4. HSBC has reported a £13.7bn pre-tax profit for 2012 as the bank was hit by further misselling provisions of £1.5bn and its £1.2bn fine from US regulators last year The bank saw profits fall 5.5 per cent last year, down from £14.4bn in 2011. The bank has set aside an extra £1.5bn in 2012 to cover compensation payments for the misselling of financial products, including £1.1bn to cover costs related to the misselling of payment protection insurance and £397m to cover costs relating to the misselling of interest-rate swaps. In total, HSBC has set aside £1.6bn to settle PPI-related claims. HSBC also had to pay a £1.2bn fine from US regulators last year to settle a money-laundering inquiry. Total group revenue fell 5.6 per cent from £72.8bn to £68.3bn. The group’s core tier 1 capital ratio increased from 10.1 per cent in 2011 to 12.3 per cent in 2012. HSBC’s European division made a £2.3bn loss in 2012, due to a £2.7bn write down in its own debt. The previous year it made a £3bn profit. In the UK, the bank lent £16.4bn to mortgage customers in 2012, up 24 per cent on the £13.2bn lent in 2011 and £4bn more than its original commitment of £15bn of new mortgage lending in 2012. The bank approved £19bn in total in 2012. The bank had a 12 per cent share of the UK mortgage market as at the end of 2012, up from 10 per cent a year earlier. Group chief executive Stuart Gulliver says: “Although reported pre-tax profit fell by 6 per cent to US$20.6bn [£13.7bn] in 2012, underlying profit, which includes the impact of fines and penalties and UK customer redress provisions totalling US$4.3bn, grew by 18 per cent. This was primarily due to revenue growth, notably in global banking and markets and commercial banking, and lower loan impairment charges in North America. We regard this as a good performance.” Link: http://www.mortgagestrategy.co.uk/latest-news/hsbc-posts-137bn-profit-but-sets-aside-extra-15bn-for-misselling/1067038.article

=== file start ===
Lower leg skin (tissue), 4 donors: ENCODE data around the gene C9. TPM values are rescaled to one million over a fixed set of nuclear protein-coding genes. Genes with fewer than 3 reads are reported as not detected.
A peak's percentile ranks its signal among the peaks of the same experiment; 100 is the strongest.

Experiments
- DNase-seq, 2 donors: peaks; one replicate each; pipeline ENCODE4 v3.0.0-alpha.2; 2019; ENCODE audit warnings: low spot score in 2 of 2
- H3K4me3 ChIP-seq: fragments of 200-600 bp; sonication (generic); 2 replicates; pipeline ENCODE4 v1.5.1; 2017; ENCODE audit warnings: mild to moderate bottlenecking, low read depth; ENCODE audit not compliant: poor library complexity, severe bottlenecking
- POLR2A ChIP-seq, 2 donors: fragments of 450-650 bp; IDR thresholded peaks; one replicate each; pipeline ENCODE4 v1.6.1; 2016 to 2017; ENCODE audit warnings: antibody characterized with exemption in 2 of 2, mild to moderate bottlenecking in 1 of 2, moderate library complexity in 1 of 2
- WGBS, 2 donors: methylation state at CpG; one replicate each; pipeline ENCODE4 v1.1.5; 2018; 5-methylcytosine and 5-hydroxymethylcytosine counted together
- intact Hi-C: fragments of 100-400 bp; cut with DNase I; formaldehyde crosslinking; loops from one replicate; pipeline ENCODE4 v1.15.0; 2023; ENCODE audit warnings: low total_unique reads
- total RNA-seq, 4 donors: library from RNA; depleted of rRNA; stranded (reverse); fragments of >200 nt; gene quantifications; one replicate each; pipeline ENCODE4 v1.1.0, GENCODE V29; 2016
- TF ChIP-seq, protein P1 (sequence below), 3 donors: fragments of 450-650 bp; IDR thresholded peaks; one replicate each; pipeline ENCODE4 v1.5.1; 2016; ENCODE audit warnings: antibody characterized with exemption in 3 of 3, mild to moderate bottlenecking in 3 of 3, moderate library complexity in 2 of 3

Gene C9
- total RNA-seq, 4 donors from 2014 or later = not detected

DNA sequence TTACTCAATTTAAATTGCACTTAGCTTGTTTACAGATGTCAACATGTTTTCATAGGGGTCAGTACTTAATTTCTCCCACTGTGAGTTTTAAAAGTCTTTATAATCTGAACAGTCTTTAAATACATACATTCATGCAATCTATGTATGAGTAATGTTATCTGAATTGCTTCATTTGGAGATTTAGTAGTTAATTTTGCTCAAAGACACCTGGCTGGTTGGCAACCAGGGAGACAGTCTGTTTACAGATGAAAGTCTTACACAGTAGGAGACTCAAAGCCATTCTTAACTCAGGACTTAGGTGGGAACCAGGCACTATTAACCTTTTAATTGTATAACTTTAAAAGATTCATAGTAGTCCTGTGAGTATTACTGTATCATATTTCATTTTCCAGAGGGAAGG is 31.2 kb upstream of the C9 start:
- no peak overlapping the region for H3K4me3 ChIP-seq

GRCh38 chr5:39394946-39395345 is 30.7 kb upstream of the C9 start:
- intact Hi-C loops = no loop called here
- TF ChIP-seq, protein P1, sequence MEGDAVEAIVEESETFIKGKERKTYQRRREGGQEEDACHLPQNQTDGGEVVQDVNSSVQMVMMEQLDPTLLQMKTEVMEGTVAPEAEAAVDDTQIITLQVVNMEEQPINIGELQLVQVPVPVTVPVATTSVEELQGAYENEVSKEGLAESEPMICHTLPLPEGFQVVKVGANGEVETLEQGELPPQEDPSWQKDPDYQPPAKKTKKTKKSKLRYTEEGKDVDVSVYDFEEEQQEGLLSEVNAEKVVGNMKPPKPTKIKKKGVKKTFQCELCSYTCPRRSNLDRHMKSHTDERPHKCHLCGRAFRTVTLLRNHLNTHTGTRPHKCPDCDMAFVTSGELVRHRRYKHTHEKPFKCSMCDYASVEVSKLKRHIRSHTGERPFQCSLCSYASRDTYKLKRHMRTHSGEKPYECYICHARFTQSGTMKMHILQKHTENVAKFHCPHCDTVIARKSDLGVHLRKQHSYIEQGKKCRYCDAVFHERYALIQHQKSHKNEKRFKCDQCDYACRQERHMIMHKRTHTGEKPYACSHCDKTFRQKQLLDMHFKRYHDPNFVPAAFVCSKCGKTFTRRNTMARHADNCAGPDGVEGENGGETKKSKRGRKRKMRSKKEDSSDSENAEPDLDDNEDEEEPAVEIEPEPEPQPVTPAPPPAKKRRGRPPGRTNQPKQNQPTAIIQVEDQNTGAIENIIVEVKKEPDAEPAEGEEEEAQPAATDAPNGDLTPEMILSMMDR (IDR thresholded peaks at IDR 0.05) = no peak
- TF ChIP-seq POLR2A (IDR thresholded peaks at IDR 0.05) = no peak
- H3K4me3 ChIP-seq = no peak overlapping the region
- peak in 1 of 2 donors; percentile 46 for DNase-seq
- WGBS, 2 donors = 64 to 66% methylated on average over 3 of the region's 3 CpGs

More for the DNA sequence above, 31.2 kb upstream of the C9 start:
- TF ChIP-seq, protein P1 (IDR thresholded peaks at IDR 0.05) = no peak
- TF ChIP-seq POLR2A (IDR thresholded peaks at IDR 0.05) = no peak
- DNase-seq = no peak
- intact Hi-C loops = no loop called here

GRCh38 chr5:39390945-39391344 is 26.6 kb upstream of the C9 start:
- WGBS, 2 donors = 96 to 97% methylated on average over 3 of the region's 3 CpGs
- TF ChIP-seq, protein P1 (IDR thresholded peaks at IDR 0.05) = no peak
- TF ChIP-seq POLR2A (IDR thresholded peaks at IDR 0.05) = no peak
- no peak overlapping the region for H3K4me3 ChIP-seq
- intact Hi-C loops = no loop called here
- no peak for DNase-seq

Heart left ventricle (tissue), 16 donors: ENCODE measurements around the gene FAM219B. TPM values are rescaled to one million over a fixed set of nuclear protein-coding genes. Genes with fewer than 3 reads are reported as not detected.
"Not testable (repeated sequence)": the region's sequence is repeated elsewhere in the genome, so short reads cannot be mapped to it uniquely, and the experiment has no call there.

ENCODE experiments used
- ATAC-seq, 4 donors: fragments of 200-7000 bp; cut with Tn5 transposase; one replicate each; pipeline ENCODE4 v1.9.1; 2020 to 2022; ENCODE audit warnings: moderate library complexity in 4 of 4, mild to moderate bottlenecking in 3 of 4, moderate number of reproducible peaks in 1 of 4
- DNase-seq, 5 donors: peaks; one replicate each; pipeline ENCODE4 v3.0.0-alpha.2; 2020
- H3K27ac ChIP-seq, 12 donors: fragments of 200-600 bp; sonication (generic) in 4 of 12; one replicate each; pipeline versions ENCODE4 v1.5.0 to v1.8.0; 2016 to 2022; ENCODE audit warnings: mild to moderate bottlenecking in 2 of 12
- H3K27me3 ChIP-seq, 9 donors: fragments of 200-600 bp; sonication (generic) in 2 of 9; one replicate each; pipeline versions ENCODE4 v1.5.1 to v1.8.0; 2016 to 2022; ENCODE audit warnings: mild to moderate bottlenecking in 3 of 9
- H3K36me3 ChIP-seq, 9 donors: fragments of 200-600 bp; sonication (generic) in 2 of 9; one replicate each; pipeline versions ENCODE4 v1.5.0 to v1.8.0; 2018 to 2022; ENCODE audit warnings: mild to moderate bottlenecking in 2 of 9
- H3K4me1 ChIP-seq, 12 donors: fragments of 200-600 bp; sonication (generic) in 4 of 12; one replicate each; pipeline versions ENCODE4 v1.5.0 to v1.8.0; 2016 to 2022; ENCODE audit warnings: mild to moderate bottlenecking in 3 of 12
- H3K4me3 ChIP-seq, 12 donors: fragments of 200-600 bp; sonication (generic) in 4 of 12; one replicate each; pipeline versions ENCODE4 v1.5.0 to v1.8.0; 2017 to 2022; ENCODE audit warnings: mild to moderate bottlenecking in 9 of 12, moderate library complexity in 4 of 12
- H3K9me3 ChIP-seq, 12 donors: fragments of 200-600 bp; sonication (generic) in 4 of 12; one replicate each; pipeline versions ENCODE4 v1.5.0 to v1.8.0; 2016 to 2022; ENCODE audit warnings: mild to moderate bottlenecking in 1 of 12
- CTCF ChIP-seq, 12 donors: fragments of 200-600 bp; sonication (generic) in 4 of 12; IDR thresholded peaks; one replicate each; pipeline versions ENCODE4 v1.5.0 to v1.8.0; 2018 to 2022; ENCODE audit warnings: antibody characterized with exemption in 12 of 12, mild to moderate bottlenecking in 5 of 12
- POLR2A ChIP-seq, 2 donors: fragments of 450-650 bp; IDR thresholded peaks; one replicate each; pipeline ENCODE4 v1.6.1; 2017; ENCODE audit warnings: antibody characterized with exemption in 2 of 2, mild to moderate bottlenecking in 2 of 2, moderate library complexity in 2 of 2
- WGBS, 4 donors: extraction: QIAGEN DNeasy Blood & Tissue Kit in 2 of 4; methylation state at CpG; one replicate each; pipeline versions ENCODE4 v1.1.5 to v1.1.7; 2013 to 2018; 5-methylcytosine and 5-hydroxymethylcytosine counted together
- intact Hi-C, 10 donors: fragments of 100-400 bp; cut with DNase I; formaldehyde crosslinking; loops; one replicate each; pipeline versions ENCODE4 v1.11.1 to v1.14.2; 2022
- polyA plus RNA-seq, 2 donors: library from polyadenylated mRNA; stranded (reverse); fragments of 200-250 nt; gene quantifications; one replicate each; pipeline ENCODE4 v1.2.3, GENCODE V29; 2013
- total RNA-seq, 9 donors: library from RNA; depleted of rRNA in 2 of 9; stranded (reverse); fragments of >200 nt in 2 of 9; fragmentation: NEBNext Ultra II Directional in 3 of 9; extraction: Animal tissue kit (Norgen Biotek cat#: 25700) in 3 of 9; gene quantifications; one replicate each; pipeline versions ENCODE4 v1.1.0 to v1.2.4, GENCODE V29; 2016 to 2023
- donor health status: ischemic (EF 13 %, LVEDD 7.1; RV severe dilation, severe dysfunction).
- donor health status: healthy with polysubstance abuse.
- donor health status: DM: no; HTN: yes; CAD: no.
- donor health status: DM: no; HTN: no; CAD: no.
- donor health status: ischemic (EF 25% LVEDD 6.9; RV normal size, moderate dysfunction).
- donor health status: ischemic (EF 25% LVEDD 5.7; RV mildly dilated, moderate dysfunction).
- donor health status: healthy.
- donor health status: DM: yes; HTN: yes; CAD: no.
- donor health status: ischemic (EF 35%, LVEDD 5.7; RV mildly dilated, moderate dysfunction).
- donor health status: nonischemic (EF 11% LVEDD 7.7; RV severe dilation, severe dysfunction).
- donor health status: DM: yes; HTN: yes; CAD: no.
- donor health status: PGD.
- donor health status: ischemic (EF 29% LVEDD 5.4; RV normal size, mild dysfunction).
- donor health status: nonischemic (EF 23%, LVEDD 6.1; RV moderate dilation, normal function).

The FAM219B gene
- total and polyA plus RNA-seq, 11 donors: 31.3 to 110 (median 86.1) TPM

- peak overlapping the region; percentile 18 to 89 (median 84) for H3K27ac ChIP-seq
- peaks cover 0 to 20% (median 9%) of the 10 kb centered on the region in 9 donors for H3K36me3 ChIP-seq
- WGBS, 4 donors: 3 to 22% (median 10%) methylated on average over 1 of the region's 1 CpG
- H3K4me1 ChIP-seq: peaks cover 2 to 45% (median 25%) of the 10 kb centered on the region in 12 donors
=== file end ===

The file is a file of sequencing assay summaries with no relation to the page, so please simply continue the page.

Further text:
5. http://uk.finance.yahoo.com/news/two-million-drivers-may-face-141603133.html